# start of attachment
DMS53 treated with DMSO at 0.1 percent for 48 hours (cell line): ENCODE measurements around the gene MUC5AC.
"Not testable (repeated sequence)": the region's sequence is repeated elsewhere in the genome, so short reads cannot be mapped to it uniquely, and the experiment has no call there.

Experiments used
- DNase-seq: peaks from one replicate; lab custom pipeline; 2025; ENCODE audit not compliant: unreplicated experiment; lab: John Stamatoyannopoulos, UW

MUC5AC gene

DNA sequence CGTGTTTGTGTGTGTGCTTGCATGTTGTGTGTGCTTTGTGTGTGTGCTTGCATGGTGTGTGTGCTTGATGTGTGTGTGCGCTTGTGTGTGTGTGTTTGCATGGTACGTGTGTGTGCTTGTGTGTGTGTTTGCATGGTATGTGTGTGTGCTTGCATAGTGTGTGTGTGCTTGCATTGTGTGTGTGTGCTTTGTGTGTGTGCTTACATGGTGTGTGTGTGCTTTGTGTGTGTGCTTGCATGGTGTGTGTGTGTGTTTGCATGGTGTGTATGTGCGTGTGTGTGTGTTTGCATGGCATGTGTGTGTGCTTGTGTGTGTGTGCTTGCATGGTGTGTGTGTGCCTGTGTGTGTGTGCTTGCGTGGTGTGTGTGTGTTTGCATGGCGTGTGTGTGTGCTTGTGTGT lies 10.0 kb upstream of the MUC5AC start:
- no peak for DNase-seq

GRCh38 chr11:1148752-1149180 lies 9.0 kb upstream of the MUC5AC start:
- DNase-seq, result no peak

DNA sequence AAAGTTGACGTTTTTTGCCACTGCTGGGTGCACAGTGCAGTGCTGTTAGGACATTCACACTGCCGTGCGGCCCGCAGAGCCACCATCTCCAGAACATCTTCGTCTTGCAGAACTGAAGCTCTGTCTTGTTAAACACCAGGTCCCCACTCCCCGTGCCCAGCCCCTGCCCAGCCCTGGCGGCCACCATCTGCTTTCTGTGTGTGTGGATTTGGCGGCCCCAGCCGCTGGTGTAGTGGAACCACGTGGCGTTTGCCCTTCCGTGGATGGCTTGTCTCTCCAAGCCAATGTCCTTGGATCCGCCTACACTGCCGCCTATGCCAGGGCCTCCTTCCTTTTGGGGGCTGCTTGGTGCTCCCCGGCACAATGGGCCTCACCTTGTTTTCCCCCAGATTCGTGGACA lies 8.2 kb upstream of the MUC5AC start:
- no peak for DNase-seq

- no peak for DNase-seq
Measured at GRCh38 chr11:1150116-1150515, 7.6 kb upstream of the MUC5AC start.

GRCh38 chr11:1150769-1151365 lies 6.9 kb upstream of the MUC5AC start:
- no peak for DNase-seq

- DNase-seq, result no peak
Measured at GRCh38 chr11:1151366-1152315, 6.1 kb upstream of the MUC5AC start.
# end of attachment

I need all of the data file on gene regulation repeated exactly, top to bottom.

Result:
DMS53 treated with DMSO at 0.1 percent for 48 hours (cell line): ENCODE measurements around the gene MUC5AC.
"Not testable (repeated sequence)": the region's sequence is repeated elsewhere in the genome, so short reads cannot be mapped to it uniquely, and the experiment has no call there.

Experiments used
- DNase-seq: peaks from one replicate; lab custom pipeline; 2025; ENCODE audit not compliant: unreplicated experiment; lab: John Stamatoyannopoulos, UW

MUC5AC gene

DNA sequence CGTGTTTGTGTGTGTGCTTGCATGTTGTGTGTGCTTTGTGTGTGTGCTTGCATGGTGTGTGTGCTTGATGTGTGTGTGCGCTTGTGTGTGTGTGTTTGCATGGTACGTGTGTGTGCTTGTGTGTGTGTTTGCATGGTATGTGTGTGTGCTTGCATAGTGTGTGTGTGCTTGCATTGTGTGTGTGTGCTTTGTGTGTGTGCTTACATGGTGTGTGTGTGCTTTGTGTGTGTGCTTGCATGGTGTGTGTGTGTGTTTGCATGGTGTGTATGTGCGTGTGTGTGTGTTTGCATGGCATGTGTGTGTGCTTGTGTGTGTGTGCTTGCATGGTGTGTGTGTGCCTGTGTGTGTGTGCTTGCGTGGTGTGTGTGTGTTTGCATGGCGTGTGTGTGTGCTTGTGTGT lies 10.0 kb upstream of the MUC5AC start:
- no peak for DNase-seq

GRCh38 chr11:1148752-1149180 lies 9.0 kb upstream of the MUC5AC start:
- DNase-seq, result no peak

DNA sequence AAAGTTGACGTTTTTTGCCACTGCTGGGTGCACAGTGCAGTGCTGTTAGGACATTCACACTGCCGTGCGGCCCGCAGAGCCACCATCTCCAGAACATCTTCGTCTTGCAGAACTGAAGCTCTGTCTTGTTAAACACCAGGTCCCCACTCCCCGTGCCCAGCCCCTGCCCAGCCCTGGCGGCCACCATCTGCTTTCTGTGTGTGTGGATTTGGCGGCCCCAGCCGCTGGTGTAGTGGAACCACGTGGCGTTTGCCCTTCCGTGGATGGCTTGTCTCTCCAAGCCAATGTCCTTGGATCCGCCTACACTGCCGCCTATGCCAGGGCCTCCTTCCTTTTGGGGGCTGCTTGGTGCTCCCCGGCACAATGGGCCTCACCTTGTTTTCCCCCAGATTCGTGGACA lies 8.2 kb upstream of the MUC5AC start:
- no peak for DNase-seq

- no peak for DNase-seq
Measured at GRCh38 chr11:1150116-1150515, 7.6 kb upstream of the MUC5AC start.

GRCh38 chr11:1150769-1151365 lies 6.9 kb upstream of the MUC5AC start:
- no peak for DNase-seq

- DNase-seq, result no peak
Measured at GRCh38 chr11:1151366-1152315, 6.1 kb upstream of the MUC5AC start.